Boomer’s roaming turkey is enough to convince Ellen Cherry to marry him and with her career going nowhere in Seattle, the two decide to make the cross-country move to New York City. Along the way, they stop for a “picnic” in a seemingly random cave in the desert. When spooked by unseen movement in the cave, the two human characters depart hastily, leaving behind a spoon, a dirty sock, and a can of soup.

What ensues is an intimate look into the unseen lives of inanimate objects that challenges the reader to accept that there is “more than meets the eye” when it comes to many of your most common household items. In a comic and perspective-shifting tale, Robbins dives into the history of organized religion, the pitfalls of religious dogma, and the power of the genius waitress.

Here is one of my favorites quotes from Skinny Legs and All:

“Inanimate objects, destined to spend their existence in outwardly passive and obedient behavior, understood perhaps more sharply than humans that true freedom was an internal condition not subject to the vagaries of politics. Freedom could not be owned. Therefore, it could not be appropriated. Or controlled. It could, however, be relinquished.”


Find Freedom with Fierce Invalids Home From Hot Climates

best tom robbins books - fierce invalids

Departing from his common use of a female heroine, Fierce Invalids Home From Hot Climates follows the random misadventures of Switters, a colorful, opinionated, and self-proclaimed CIA “angel”. When assigned a mission in South America, Switters’ grandmother persuades him to bring her pet parrot along in hopes of releasing him into the wild.

His journey into the South American jungle brings him face-to-face with a modern-day medicine man, but due to unfortunate circumstances, Switters leaves this encounter paralyzed from the waist down. Unable to touch the ground, Switters returns home and must confront some serious changes to his lifestyle.

What follows is a period of self-discovery, his disavowment from the CIA, and a freelance mission that lands him in the middle of a nunnery in the middle of the African desert. As usual, Robbins’ story weaves in large themes, such as the importance of fun, the power of psychedelics, and the idea that a seemingly minor encounter can create a ripple effect that changes many lives in the process.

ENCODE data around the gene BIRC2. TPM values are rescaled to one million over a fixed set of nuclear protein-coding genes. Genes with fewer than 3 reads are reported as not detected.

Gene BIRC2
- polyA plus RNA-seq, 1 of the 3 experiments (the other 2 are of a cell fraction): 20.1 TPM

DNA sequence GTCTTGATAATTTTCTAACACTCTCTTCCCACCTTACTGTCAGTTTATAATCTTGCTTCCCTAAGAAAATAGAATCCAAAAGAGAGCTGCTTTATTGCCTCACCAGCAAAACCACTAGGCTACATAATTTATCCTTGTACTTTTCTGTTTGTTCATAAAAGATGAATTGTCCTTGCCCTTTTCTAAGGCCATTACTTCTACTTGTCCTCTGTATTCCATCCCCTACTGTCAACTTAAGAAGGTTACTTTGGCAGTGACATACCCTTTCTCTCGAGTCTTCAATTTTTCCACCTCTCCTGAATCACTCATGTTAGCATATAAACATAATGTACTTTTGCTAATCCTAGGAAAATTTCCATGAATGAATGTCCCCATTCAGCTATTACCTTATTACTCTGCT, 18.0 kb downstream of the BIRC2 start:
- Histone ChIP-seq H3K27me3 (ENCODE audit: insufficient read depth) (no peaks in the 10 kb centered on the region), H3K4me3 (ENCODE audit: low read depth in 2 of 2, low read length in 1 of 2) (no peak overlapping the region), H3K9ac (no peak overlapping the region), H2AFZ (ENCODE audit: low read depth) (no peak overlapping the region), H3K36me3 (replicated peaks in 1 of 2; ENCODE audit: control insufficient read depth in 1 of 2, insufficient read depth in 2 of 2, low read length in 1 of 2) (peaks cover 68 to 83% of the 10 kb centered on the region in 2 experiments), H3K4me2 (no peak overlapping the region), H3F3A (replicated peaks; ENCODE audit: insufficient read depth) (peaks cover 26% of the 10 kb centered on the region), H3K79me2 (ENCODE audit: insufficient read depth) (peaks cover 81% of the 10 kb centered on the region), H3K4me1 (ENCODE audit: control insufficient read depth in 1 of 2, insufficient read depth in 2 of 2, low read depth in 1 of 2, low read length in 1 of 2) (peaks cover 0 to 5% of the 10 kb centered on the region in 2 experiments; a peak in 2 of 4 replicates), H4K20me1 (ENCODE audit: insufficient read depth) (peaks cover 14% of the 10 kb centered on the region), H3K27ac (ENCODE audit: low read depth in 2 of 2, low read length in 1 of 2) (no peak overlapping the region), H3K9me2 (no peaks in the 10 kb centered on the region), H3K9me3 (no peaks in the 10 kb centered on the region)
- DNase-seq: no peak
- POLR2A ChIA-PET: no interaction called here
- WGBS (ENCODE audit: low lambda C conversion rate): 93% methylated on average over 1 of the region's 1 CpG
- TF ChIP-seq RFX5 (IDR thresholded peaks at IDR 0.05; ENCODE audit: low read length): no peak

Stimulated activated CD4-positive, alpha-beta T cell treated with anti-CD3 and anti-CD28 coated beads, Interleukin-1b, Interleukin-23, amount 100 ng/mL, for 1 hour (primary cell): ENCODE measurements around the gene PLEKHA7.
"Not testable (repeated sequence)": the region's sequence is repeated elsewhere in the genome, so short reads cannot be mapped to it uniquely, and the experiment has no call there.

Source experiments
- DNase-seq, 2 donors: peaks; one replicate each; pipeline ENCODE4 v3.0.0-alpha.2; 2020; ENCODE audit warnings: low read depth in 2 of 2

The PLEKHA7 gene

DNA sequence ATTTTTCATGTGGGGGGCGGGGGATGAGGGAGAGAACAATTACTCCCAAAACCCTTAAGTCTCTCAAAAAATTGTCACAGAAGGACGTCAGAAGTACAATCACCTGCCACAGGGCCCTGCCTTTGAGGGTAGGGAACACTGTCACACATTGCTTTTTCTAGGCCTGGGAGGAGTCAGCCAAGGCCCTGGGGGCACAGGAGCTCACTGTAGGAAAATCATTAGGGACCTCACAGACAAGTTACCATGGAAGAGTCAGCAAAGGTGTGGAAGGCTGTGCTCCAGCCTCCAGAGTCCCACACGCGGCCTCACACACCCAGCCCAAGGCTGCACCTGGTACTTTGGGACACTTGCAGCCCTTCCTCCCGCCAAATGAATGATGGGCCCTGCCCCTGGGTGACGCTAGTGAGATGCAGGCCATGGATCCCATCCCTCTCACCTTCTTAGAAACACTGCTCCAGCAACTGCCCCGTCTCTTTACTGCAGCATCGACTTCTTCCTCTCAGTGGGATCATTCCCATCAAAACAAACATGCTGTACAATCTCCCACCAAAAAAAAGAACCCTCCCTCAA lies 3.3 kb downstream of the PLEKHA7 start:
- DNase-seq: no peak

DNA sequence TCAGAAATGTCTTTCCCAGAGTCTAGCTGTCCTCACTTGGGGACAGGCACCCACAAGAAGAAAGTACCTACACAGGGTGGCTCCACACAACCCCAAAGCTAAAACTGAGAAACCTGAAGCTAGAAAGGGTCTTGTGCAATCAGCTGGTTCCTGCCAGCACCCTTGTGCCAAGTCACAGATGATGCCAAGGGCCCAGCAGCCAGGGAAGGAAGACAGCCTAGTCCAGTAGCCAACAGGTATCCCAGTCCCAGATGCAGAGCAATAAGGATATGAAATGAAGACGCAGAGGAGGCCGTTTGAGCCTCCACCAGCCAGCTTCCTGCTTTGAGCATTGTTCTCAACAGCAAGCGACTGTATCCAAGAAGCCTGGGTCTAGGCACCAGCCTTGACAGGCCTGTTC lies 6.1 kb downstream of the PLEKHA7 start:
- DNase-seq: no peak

Here is one of my favorites quotes from Fierce Invalids Home from Hot Climates:

“And so he came to recognize that there were two kinds of people: those who were curious about the world and those whose shallow attentions were pretty much limited to those things that pertained to their own personal well-being. He concluded further that Curiosity might have to be added to that list of traits–Humor, Imagination, Eroticism, Spirituality, Rebelliousness, and Aesthetics–that, according to his grandmother, separated full-fledged humans from the less evolved.”


Robbins is a Master of Comic, Purposeful Storytelling

While I can’t tell you just what you’ll get from reading Tom Robbins or whether his humor will make you laugh out loud the way it repeatedly does for me, I can tell you that each of Robbins’ books contains deeper themes about life, love, and the nature of humanity.

They are themes that we all have in common and no matter your viewpoint, they are themes that raise questions and invite us to think. And that, my friends, is the purpose of any great novel!

I sincerely hope you enjoyed my synopses of these selections from Tom Robbins. I highly recommend his storytelling to almost anyone. In fact, I can’t really think of someone to whom I wouldn’t recommend him! If you have comments or questions about anything I’ve presented here, or you’d like to share your own experience with Tom Robbins, I’d love to hear from you!

Please don’t hesitate to drop me a line in the comments section below or to contact me privately!

Happy Reading!

Tucker Ballister

tucker@ballisterwriting.com

12 thoughts on “The Best Tom Robbins Books”

  1. some of the best of tom robin books is what we have here. i am really excited about this article.The fact that i have learnt something really tangible from this post is very satisfying. The build of your website is nice and the simplicity of the color selection makes it so beautiful. Thank you very much.

    Reply